Review by Nathan on April 25, 2021.
You know, QCBM’s been quiet the past few years. Many of the forerunners of the genre (Gris, Sombrets Forets, and most other stuff on Sepulchral Productions) haven’t put much out in the past five years, and they don’t seem like the type of folks who have an active social media presence. It feels like it’s time for someone to pick up the baton.
Oriflamme is a new force in the Quebecois scene, but the project’s core doesn’t lack in experience - drummer Xavier Berthaume has been the most active party in the otherwise low-key region (Atramentus, Gevurah, Sanctvs), and the guitarist played in Ossuaire at one point. Any worries about this being amateurish are dissipated once you get past the inherent repetition present in the style. Forteresse is a good band to draw parallels with, because they like to go on similar long marches of tremolo riffs, sometimes several, one right after the other. They keep a steady pace for a few moments and only slightly build in energy, and somehow, through a hypnotic melody or creating an atmosphere, the songs become more than their simple building blocks. Berthaume has to be given a lot of credit for his ability to make almost skeletal drum parts sounds mesmerizing through consistent power, and a performance that still feels like it has a bit of “flow” amidst the rigidity. The real star of the show here, though, is the warm, bombastic tremolo riffing, maintaining a hint of sorrow amidst its grandeur and hypnotizing you as you slowly move towards the light. This is further supplemented by a full, rich production job that foregoes the hale, treble-heavy mix style QCBM adopted as part of its doctrine, giving a fuller low end that makes for some hearty grooves during some of the midpaced blastbeat breaks ('Un Mal Ancien' has a filthy one) and even gives a bit of a reason to nod your head during the doomy bridges.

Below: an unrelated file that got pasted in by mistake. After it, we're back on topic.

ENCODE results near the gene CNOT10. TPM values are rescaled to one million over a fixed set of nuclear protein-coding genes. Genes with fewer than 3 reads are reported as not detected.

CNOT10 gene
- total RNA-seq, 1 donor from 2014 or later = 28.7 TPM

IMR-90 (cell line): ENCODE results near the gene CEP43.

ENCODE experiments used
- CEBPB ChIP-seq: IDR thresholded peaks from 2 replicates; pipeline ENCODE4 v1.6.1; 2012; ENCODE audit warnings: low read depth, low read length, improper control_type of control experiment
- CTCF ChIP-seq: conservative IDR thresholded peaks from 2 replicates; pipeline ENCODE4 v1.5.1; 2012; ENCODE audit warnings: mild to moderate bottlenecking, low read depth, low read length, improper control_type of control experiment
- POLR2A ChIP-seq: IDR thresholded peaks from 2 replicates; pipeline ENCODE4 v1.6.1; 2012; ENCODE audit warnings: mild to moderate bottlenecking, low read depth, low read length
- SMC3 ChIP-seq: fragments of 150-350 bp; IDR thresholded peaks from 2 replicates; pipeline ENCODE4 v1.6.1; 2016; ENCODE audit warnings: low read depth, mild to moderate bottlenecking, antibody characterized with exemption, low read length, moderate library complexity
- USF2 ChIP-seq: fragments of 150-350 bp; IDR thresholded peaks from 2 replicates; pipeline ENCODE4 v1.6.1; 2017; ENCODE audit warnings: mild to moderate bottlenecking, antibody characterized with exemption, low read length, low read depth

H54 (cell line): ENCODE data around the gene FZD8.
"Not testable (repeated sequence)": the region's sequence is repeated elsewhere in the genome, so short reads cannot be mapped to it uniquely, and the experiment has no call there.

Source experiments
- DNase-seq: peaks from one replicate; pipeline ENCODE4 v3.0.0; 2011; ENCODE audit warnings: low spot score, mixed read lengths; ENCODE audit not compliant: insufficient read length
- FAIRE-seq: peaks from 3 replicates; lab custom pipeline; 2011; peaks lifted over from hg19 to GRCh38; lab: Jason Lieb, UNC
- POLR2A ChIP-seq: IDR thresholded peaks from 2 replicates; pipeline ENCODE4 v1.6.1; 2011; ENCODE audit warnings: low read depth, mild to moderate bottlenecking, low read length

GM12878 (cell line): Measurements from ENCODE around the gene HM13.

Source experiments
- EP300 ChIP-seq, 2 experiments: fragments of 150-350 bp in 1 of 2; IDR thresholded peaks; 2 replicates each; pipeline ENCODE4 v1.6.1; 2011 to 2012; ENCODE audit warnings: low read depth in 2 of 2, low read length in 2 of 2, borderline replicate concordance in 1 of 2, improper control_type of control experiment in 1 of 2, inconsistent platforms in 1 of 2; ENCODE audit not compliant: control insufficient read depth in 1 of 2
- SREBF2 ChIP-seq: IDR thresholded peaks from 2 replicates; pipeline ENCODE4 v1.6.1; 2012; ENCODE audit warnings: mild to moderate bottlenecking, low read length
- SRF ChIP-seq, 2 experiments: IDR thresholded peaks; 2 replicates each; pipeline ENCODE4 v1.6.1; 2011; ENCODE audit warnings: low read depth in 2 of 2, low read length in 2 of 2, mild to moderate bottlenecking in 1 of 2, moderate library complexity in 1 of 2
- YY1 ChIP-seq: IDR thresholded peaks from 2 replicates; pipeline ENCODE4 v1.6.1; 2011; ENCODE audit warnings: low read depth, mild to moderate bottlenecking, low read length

Those moments are typically glossed over by artists in these realms when used, a way to add a shred of dynamic to a cavalcade of tremolo. In constraint, Oriflamme leans into their more restrained, pensive side a bit more, gracefully complementing the natural warmth of this music. In a style that’s already got a high standard for quality, L’egide Ardente manages to stand out and draw your attention - and it doesn’t need to be flashy or gimmicky to do so. If you’re already interested in the QCBM style this is a mandatory listen, and it might be worth checking out for any other black metal fans who feel like they’ve been let down by other bands from the scene in the past.
Rating: 8.3 out of 10668